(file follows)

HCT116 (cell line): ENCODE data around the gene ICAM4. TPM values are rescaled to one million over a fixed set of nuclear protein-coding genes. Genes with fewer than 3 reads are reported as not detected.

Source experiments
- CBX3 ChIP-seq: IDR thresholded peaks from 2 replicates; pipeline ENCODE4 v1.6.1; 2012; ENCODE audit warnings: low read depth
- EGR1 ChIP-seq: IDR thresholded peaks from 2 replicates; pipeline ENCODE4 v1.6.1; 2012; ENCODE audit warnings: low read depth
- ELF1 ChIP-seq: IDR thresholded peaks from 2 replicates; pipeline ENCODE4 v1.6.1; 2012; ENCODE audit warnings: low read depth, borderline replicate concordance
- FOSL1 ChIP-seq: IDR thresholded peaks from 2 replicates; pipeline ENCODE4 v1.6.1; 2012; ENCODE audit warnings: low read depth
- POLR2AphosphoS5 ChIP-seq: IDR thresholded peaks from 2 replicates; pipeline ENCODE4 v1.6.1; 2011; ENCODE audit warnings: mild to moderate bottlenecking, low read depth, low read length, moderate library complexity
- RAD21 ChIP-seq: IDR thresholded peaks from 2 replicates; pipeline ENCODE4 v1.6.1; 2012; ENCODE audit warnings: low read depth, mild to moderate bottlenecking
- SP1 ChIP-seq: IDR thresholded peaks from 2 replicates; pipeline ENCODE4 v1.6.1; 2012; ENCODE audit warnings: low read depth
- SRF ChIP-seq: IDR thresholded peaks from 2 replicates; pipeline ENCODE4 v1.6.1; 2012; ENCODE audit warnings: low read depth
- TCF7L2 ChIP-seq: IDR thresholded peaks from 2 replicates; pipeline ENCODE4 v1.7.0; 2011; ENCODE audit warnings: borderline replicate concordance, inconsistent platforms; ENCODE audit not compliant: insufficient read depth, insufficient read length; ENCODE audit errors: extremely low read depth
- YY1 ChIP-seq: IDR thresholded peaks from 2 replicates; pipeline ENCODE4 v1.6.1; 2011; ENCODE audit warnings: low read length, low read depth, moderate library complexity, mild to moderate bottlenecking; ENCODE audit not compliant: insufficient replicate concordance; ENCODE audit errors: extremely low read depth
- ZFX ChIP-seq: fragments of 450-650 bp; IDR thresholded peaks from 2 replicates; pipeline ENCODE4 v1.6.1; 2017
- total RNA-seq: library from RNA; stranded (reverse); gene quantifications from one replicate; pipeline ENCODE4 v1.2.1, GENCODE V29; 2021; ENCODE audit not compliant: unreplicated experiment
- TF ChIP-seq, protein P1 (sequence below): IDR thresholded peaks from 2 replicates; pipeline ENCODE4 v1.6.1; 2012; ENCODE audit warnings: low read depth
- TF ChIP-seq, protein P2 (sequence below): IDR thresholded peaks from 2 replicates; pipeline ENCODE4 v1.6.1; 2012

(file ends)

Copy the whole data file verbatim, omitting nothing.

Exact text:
HCT116 (cell line): ENCODE data around the gene ICAM4. TPM values are rescaled to one million over a fixed set of nuclear protein-coding genes. Genes with fewer than 3 reads are reported as not detected.

Source experiments
- CBX3 ChIP-seq: IDR thresholded peaks from 2 replicates; pipeline ENCODE4 v1.6.1; 2012; ENCODE audit warnings: low read depth
- EGR1 ChIP-seq: IDR thresholded peaks from 2 replicates; pipeline ENCODE4 v1.6.1; 2012; ENCODE audit warnings: low read depth
- ELF1 ChIP-seq: IDR thresholded peaks from 2 replicates; pipeline ENCODE4 v1.6.1; 2012; ENCODE audit warnings: low read depth, borderline replicate concordance
- FOSL1 ChIP-seq: IDR thresholded peaks from 2 replicates; pipeline ENCODE4 v1.6.1; 2012; ENCODE audit warnings: low read depth
- POLR2AphosphoS5 ChIP-seq: IDR thresholded peaks from 2 replicates; pipeline ENCODE4 v1.6.1; 2011; ENCODE audit warnings: mild to moderate bottlenecking, low read depth, low read length, moderate library complexity
- RAD21 ChIP-seq: IDR thresholded peaks from 2 replicates; pipeline ENCODE4 v1.6.1; 2012; ENCODE audit warnings: low read depth, mild to moderate bottlenecking
- SP1 ChIP-seq: IDR thresholded peaks from 2 replicates; pipeline ENCODE4 v1.6.1; 2012; ENCODE audit warnings: low read depth
- SRF ChIP-seq: IDR thresholded peaks from 2 replicates; pipeline ENCODE4 v1.6.1; 2012; ENCODE audit warnings: low read depth
- TCF7L2 ChIP-seq: IDR thresholded peaks from 2 replicates; pipeline ENCODE4 v1.7.0; 2011; ENCODE audit warnings: borderline replicate concordance, inconsistent platforms; ENCODE audit not compliant: insufficient read depth, insufficient read length; ENCODE audit errors: extremely low read depth
- YY1 ChIP-seq: IDR thresholded peaks from 2 replicates; pipeline ENCODE4 v1.6.1; 2011; ENCODE audit warnings: low read length, low read depth, moderate library complexity, mild to moderate bottlenecking; ENCODE audit not compliant: insufficient replicate concordance; ENCODE audit errors: extremely low read depth
- ZFX ChIP-seq: fragments of 450-650 bp; IDR thresholded peaks from 2 replicates; pipeline ENCODE4 v1.6.1; 2017
- total RNA-seq: library from RNA; stranded (reverse); gene quantifications from one replicate; pipeline ENCODE4 v1.2.1, GENCODE V29; 2021; ENCODE audit not compliant: unreplicated experiment
- TF ChIP-seq, protein P1 (sequence below): IDR thresholded peaks from 2 replicates; pipeline ENCODE4 v1.6.1; 2012; ENCODE audit warnings: low read depth
- TF ChIP-seq, protein P2 (sequence below): IDR thresholded peaks from 2 replicates; pipeline ENCODE4 v1.6.1; 2012